In Guilford, once one is arrested for DUI, the police will ask the suspect to take a Guilford breathalyzer test, known as a blood alcohol content (BAC) test. This test measures the blood alcohol concentration in the person’s system. To take this test, the person will be asked to blow through a mouthpiece wherein the breath travels through the device and gives a reading. Learn more about the Guilford breathalyzer test and what to do if you are asked to take one or if you have taken one and the results are being used against you.
The Science Behind the Guilford Breathalyzer
The BAC test is based on the science known as Henry’s law. Henry’s law is defined as a “mass of gas that dissolves in a definite volume of liquid which is directly proportional to the pressure of the gas provided that the gas doesn’t react with the solvent.” This means that the air above a liquid, in a confined space, will be equal proportionally to the liquid as it relates to chemical make-up.
Henry’s constant is the ratio of 2100:1, the concentration of alcohol being 2100 times greater in the air. This does present some problems because this number may be affected by a person’s gender, body type, size, and other physical factors.This results in a .03% error inherent in the process itself. This is obviously quite critical when dealing with numbers as low as .04% for CDL drivers and .08% for regular drivers.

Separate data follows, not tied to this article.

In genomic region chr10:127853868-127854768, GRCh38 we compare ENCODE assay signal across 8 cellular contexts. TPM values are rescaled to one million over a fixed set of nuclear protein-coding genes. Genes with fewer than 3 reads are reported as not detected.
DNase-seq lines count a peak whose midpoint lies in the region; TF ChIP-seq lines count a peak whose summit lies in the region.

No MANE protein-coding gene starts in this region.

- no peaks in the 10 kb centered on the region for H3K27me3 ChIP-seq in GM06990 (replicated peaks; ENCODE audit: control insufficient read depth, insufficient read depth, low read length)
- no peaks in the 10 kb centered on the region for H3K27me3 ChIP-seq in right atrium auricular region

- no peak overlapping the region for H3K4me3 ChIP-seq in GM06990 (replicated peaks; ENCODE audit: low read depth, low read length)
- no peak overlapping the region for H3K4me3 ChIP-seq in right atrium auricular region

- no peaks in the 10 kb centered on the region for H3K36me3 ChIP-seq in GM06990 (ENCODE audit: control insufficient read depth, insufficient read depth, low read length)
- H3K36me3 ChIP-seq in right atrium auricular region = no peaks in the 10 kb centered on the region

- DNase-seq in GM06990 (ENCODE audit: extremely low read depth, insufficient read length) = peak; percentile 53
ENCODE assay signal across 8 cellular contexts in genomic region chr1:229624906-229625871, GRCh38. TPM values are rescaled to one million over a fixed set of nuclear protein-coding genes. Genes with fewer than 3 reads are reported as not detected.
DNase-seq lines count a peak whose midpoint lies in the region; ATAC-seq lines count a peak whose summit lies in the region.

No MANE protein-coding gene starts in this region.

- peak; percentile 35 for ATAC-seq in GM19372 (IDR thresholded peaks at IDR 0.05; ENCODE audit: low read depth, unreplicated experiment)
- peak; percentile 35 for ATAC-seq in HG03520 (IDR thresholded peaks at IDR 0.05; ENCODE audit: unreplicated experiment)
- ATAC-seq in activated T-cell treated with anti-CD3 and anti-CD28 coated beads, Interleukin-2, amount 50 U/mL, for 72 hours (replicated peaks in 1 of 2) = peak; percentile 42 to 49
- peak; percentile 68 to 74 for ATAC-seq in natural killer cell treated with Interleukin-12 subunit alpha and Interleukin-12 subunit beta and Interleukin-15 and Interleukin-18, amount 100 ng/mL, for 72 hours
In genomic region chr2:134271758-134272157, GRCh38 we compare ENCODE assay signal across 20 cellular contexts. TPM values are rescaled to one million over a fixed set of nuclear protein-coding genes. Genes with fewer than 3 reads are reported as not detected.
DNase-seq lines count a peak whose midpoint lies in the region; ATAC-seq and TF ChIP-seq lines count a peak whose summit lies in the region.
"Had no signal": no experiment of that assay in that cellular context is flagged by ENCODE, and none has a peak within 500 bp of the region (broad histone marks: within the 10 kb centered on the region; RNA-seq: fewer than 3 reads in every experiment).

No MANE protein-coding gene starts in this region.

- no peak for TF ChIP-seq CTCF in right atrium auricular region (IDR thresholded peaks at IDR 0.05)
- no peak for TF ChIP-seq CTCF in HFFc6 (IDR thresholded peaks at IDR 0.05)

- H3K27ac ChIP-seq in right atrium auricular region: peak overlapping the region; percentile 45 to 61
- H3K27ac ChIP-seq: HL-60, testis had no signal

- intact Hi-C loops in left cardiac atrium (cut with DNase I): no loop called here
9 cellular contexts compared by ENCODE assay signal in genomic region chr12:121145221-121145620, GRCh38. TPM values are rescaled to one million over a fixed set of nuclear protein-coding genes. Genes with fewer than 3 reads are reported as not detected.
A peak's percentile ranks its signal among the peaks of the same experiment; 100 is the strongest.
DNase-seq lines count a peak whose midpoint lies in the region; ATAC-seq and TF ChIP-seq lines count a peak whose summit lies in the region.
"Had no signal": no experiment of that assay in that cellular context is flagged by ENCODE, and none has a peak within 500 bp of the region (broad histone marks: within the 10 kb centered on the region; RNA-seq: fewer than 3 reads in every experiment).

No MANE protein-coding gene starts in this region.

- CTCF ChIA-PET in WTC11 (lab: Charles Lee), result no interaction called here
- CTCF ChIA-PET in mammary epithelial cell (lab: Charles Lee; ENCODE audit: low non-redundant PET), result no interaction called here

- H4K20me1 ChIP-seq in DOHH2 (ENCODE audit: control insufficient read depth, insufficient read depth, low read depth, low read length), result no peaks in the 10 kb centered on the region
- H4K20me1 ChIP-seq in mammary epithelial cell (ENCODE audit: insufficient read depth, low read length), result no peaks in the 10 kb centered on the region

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There are other elements that affect this reading as well, such a body temperature, as this greatly impacts the results because as the body increases or decreases in temperature, there is an effect on alcohol percent in the blood. Other possible issues arise due to diabetes, sickness, and prescribed medications.
In addition, these are technological machines, and all technological machines have inherent errors. This is why an attorney can be so effective in this area of law. A Guilford DUI defense attorney will know how to challenge the Guilford breathalyzer, and other evidence obtained.
Common defenses include poor maintenance of the machines or improper calibration of the machine. This is because there any many rules and guidelines that must be followed for a test to be deemed credible, including that the BAC must be properly calibrated and maintained, and the Guilford breathalyzer must be done by one who is trained to do so. Officers must make sure the person has clean breath and that two measurements are taken within .02% of each other to ensure accuracy. Failure to do any of these things may result in an inaccurate reading.
Although Connecticut has an implied consent law, it does not apply to the criminal aspect of the case. It only pertains to the DMV aspect of the case. Implied consent is the theory that anyone who drives on a Connecticut road has implicitly consented to take a BAC test and the DMV punishes refusals, the same way it does failures, through a license suspension.
But, if you do not take the BAC test, it may deprive the prosecution of evidence for the criminal matter, and as such, must be considered by the person in the situation, ideally with the help of their lawyer. DUIs can be scary and confusing, and it is important to have adequate legal counsel for such times. To speak with a Guilford DUI defense lawyer today, contact Lady DUI.